Skip to main content

Seeing the 'real' London

By Brendan Francis Newnam, Special to CNN
Rioters have damaged neighborhoods across London.
Rioters have damaged neighborhoods across London.
STORY HIGHLIGHTS
  • Riots in London highlight how tourism often only skims a place's surface
  • Fun spots to visit are often entwined with a more complicated reality
  • Really getting to know a place's culture takes more than a drop-in trip

Brendan Francis Newnam hosts a national public radio show called The Dinner Party Download produced by American Public Media. He's the author of CNN.com travel column "The State I'm In." Follow him on Twitter @bnewnam.

(CNN) -- "F*** Columbus! Rodney King discovered America!"

I remember seeing that scrawled in graffiti years ago. The idea being that it took a video camera, an act of brutality and subsequent riots to show the world that Los Angeles wasn't just palm trees and fake breasts.

Instead, it's a real place with heaps of dysfunction just like anywhere else. That Rodney King quote came to mind when I fired up my laptop last night to file a completed column on London only to find that there were riots in London -- a place I had visited just last week.

Of course London in 2011 is much different than Los Angeles in 1992, but both events started around the police's treatment of minorities and, less importantly, both events can tell us something about the limits of travel. (My second reaction to the news was "There goes the article I spent the last couple of days working on!")

Who wants to read about London as a travel destination when every TV screen in the world is showing burned-out buildings and double-decker buses on fire? More importantly, how did I not know this was happening? Well, I'll tell you.

After spending a whirlwind half-day in London town last week, I spent the next six days on an island in the Adriatic, swimming, sleeping and doing what one is supposed to do on vacation -- disconnecting my brain from the 24/7 media onslaught.

Cameron vows tough action against riots

London residents fed up with rioters

We all need a periodic break from reality and I was overdue. Sure, I'd peek at the baseball standings when I'd come across a Herald Tribune at a café, but then I'd put my sunglasses back on and think about what I wasn't going to do next.

It felt good, but escaping the world has its drawbacks: One, you can get a distorted idea of what life is like (it's not all beer and cappuccinos); and two, when you return, you can find that things have changed. Like London bursting into riots.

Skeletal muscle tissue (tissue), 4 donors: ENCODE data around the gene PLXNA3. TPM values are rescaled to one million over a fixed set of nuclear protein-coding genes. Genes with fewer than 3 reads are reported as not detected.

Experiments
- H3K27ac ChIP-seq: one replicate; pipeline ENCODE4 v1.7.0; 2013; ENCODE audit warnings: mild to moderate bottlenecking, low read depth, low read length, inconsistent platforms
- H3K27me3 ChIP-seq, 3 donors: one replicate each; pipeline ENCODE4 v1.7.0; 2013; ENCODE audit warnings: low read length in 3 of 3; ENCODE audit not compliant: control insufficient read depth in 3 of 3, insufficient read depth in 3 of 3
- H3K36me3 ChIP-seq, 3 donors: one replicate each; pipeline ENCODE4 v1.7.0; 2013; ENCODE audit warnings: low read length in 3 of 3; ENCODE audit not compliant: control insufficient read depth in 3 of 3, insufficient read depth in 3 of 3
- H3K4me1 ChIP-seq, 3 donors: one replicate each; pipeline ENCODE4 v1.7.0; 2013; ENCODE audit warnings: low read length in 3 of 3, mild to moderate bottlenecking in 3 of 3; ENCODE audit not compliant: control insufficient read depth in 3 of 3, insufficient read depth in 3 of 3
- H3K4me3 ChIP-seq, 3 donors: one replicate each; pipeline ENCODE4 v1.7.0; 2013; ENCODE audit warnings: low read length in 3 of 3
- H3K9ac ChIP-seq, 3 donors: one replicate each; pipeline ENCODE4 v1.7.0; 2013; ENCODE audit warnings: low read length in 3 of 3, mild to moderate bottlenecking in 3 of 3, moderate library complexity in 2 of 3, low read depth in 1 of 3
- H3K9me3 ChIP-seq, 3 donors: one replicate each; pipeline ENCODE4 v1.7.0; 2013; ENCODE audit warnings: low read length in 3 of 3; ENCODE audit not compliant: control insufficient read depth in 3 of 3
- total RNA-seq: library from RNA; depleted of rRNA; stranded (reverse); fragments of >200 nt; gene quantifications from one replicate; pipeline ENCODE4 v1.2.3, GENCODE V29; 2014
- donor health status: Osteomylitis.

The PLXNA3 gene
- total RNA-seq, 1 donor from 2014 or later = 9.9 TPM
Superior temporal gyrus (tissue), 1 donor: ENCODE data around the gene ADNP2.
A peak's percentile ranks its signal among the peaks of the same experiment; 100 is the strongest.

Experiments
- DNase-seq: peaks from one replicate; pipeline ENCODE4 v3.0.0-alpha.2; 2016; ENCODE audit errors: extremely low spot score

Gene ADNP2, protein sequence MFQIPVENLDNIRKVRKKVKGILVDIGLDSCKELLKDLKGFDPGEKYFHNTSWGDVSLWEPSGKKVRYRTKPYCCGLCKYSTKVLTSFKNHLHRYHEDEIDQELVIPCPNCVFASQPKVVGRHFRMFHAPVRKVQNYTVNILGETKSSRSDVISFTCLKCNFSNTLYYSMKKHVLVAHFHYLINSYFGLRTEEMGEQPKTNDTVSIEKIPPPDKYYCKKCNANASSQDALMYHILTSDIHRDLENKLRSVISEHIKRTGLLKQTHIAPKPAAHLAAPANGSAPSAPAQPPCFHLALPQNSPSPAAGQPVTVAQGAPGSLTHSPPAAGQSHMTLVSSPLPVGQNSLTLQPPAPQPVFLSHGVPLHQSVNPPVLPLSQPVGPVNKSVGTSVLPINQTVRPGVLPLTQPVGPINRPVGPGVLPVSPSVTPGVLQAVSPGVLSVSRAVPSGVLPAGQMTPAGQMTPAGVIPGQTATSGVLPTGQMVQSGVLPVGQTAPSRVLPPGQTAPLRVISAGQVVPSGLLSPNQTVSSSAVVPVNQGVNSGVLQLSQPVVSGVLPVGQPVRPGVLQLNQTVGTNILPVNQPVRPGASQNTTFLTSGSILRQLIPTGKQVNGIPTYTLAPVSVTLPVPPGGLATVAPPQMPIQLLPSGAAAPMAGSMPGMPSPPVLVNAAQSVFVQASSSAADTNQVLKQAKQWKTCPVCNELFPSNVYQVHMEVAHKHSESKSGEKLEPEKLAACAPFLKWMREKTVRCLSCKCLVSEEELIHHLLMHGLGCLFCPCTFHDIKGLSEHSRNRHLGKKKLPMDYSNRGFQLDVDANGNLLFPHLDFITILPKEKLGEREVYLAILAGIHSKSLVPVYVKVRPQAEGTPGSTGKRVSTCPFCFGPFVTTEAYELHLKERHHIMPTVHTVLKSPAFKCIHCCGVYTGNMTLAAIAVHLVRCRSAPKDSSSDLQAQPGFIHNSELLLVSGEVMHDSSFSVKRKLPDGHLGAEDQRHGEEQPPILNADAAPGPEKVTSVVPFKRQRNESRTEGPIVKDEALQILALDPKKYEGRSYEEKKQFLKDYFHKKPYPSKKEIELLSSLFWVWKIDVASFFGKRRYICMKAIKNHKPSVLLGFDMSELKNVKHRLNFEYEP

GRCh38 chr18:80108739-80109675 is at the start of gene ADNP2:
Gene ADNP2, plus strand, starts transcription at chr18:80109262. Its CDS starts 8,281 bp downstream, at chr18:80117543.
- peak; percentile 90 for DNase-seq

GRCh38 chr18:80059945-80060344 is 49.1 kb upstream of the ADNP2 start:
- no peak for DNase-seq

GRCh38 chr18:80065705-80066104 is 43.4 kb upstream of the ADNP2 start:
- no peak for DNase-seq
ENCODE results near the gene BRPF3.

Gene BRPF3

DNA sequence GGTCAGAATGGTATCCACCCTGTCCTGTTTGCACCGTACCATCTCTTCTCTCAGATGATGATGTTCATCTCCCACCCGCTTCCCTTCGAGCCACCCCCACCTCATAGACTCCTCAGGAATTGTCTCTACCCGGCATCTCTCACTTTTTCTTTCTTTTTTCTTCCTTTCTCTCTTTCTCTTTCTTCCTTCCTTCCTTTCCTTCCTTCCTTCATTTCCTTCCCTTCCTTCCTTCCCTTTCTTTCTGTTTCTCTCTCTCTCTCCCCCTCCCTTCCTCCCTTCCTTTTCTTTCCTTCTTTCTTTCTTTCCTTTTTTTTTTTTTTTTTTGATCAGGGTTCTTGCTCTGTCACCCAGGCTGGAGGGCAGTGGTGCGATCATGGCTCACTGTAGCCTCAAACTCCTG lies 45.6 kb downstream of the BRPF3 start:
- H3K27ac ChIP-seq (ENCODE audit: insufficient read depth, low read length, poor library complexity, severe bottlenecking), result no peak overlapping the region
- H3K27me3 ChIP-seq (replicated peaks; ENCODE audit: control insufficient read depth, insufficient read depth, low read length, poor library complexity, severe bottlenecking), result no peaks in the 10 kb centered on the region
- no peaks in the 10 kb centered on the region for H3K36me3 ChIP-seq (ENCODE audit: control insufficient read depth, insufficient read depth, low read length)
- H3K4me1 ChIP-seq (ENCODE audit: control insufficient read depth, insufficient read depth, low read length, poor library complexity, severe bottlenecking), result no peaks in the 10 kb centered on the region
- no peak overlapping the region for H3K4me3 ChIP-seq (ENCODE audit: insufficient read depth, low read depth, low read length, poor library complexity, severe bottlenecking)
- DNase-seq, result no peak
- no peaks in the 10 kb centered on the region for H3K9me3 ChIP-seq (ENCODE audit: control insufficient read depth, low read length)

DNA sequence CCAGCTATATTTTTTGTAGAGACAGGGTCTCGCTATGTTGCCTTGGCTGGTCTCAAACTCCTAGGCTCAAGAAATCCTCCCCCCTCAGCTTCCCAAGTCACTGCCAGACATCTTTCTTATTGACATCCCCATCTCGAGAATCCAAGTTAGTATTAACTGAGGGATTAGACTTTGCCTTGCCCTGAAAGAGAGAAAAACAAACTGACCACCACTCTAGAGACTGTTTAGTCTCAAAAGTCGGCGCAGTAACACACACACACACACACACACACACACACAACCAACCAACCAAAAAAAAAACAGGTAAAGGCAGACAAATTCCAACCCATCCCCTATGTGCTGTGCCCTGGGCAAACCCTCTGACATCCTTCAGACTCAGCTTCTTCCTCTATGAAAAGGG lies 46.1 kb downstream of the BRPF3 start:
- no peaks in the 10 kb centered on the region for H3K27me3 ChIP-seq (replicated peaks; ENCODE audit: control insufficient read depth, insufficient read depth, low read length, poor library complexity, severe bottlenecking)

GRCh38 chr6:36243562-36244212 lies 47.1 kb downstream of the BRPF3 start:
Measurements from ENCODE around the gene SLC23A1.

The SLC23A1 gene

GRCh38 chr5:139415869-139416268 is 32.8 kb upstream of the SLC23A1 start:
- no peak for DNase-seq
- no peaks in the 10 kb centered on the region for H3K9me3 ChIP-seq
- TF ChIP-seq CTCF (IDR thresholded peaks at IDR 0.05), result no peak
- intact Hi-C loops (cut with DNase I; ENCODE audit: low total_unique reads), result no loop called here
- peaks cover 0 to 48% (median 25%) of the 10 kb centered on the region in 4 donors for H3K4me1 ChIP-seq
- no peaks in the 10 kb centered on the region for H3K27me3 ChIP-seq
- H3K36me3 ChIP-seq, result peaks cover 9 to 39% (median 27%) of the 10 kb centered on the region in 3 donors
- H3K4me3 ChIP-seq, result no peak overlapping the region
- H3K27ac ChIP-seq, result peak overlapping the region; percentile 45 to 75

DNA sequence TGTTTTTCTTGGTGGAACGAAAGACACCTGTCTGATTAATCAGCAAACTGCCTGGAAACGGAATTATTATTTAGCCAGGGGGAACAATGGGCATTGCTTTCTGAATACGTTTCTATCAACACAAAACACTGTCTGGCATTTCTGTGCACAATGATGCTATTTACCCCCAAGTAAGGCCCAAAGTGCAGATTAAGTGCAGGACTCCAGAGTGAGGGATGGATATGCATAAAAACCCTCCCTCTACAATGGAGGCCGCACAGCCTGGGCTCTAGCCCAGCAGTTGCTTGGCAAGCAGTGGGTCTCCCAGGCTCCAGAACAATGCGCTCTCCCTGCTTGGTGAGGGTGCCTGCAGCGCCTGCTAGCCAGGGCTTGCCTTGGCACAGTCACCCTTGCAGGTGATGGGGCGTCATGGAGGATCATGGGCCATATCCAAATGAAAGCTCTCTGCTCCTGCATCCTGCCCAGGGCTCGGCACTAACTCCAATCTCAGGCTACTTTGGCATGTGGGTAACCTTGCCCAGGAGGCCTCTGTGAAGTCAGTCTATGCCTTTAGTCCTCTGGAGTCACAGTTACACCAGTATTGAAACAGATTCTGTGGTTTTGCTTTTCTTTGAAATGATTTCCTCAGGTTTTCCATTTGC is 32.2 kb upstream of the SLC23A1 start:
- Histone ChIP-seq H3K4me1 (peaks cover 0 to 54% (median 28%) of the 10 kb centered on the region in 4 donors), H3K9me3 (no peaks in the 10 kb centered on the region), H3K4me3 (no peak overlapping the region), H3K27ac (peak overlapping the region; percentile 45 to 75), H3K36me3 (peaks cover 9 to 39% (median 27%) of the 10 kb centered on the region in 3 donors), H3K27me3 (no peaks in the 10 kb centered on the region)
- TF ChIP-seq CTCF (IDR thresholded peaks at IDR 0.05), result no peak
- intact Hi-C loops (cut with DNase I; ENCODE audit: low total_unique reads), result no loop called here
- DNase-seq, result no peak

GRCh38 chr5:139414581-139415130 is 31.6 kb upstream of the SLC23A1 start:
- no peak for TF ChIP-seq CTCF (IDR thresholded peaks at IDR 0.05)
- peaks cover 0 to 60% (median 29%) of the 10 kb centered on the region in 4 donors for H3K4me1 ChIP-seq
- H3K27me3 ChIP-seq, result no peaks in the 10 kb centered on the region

While I was hitting the beach, police were battling protesters and looters in London and beyond. A restaurant in the East End Shoreditch neighborhood that I had written about for this week was set on fire, according to some reports.

The area was once predominantly working class. It has become home to the laptop and haircut set. Its pubs are becoming "gastropubs."

Its low-income housing is being bought by high-income citizens. Its curry shops and tobacco stands are becoming boutique shops and handsome eateries. All of this trendy hustle and bustle has prompted writers like me to visit the area and write about it -- thus nudging it away from being just a neighborhood and closer to being a "destination."

And amidst the myriad ironies that accompany a neighborhood in its transition from edgy to upscale, none is more irresistible than the temptation to perceive it as "emerging" or the 'real' (insert city here).

Well, as the riots demonstrate, these neighborhoods emerged long before they were "emerging," and to know what's "really" happening someplace requires more than a quick visit.

Travel has the ability to stun one into a state of optimism and magnanimity -- "Look at how they do things here!" "How inspiring!" "How charming!" After all, you're just passing through, you're not paying rent or looking for work.

And if you don't push yourself, you'll only see what places want you to see: Buckingham Palace, Harrods, afternoon tea with clotted cream. But even when you think you are getting off the beaten path -- to a trendy neighborhood in East London, say -- you're not getting the full picture.

No matter how much research you do beforehand, without repeated visits and a genuine connection with a cross-section of locals, most visits are just a survey of the surface. It's like a shallow, short-term relationship, or in this instance for me, a one-night stand -- you're not around long enough to get a true sense of the place. If you were it wouldn't all be pleasant.

Initially, I'd planned on writing about the marvelous creamed gin martinis I had at the Worship Street Whistling Shop -- a revivalist cocktail bar in Shoreditch. I was going to talk about the unfussy atmosphere at St. John Bread and Wine where I tasted a menagerie of British creatures from ox heart to venison pie.

These are beautiful places that exist in the East London and they are worth knowing. They represent the part of travel that inspires us and shows us the world in which we want to live.

But the headlines remind us they are entwined with a more complicated reality. They show us a darker side of the world in which we live.

Put them together and you have the "real" London.

The views expressed in this column are solely those of Brendan Francis Newnam.